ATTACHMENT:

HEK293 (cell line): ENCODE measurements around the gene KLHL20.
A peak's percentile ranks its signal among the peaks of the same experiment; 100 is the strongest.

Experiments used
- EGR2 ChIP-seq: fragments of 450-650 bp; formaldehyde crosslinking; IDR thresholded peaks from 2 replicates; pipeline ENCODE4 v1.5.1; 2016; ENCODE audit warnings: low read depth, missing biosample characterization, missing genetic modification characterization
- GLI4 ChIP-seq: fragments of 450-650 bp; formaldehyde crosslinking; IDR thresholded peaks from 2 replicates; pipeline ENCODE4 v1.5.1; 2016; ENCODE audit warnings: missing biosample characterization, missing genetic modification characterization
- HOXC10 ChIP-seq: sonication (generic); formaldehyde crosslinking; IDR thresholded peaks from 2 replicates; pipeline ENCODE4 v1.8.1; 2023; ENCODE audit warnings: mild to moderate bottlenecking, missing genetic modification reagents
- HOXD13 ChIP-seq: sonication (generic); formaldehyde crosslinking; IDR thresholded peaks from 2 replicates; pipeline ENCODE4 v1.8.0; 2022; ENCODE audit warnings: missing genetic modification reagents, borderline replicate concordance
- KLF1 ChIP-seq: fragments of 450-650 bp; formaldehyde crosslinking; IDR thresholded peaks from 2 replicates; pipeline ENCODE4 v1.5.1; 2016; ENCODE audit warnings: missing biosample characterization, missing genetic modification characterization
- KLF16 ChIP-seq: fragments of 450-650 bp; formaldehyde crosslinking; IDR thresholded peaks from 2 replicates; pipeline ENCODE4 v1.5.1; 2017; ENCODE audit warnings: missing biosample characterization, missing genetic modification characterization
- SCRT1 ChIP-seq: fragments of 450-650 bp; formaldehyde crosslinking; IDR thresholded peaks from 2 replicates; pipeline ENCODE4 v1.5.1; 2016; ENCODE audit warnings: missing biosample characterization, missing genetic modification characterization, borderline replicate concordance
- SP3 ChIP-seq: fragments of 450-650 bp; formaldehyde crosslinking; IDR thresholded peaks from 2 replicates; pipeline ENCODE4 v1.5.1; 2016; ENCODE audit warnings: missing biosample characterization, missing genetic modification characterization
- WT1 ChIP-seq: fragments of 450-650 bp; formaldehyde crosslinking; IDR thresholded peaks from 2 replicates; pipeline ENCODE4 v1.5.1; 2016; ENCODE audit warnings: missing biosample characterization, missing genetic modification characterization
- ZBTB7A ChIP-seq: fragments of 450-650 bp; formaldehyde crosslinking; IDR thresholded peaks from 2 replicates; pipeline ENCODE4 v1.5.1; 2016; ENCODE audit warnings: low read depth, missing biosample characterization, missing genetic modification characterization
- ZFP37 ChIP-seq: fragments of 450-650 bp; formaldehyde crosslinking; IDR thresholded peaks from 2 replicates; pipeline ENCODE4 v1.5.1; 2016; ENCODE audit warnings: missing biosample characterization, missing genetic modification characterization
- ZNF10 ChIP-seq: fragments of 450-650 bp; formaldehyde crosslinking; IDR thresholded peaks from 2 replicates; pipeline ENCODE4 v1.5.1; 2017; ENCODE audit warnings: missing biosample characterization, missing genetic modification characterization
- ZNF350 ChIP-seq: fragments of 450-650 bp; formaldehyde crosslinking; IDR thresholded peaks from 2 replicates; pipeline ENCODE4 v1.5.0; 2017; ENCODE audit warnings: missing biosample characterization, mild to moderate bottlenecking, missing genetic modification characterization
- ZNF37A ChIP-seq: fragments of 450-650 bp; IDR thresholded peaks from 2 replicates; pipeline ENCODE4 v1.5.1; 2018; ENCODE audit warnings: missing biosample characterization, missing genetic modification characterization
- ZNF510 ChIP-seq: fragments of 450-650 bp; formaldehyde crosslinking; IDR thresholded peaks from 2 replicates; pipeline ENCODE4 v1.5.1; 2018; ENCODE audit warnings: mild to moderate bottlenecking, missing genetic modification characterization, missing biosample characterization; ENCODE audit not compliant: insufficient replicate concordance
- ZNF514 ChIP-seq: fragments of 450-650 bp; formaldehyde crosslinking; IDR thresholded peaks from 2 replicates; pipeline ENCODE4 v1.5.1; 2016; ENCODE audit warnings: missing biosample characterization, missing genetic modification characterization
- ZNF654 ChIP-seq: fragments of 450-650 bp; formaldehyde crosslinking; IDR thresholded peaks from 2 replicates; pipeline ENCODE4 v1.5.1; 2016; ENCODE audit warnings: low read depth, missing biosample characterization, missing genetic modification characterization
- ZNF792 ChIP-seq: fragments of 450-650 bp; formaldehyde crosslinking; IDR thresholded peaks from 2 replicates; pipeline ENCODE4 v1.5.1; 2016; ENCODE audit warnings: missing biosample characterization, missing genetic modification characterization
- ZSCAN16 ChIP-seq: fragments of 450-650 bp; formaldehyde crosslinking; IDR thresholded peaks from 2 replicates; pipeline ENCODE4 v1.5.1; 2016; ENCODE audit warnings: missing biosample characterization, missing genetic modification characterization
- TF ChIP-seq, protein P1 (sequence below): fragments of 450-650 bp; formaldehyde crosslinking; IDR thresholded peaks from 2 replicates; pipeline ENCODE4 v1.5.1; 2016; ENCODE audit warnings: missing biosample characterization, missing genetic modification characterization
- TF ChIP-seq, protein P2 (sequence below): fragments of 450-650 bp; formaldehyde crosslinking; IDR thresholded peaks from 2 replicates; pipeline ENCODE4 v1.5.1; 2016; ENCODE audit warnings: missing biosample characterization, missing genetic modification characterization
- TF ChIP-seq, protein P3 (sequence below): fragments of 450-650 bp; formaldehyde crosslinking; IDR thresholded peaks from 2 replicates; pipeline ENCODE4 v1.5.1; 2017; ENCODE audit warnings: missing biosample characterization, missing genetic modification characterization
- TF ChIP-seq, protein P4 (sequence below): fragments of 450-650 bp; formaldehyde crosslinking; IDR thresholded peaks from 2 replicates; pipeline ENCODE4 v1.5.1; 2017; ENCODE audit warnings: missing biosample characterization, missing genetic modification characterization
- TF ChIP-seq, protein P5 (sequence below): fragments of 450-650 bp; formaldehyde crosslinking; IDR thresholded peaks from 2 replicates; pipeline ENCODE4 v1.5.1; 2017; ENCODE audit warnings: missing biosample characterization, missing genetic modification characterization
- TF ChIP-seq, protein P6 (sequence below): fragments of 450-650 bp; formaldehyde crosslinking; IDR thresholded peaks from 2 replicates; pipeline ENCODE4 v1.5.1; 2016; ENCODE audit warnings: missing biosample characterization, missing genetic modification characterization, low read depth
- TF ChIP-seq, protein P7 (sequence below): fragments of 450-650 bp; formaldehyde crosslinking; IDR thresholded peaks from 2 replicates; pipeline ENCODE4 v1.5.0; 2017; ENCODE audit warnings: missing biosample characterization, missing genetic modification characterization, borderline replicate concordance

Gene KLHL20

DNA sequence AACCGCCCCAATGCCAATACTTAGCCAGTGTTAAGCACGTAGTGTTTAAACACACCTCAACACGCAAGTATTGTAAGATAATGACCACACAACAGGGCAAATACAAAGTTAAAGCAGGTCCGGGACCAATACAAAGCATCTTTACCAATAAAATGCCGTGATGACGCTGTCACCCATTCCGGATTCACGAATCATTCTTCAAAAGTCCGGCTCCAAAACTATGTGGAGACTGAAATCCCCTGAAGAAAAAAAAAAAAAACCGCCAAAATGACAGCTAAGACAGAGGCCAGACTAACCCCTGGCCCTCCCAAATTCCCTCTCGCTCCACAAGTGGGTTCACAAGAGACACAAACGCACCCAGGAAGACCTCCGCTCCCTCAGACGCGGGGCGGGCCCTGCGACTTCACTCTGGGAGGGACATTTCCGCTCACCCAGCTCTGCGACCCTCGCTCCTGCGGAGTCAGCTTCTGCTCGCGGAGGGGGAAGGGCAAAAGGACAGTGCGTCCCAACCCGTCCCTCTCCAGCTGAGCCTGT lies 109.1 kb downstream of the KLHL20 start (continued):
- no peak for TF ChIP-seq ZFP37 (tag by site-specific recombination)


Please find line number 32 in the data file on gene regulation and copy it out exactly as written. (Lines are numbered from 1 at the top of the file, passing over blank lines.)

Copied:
- no peak for TF ChIP-seq ZFP37 (tag by site-specific recombination)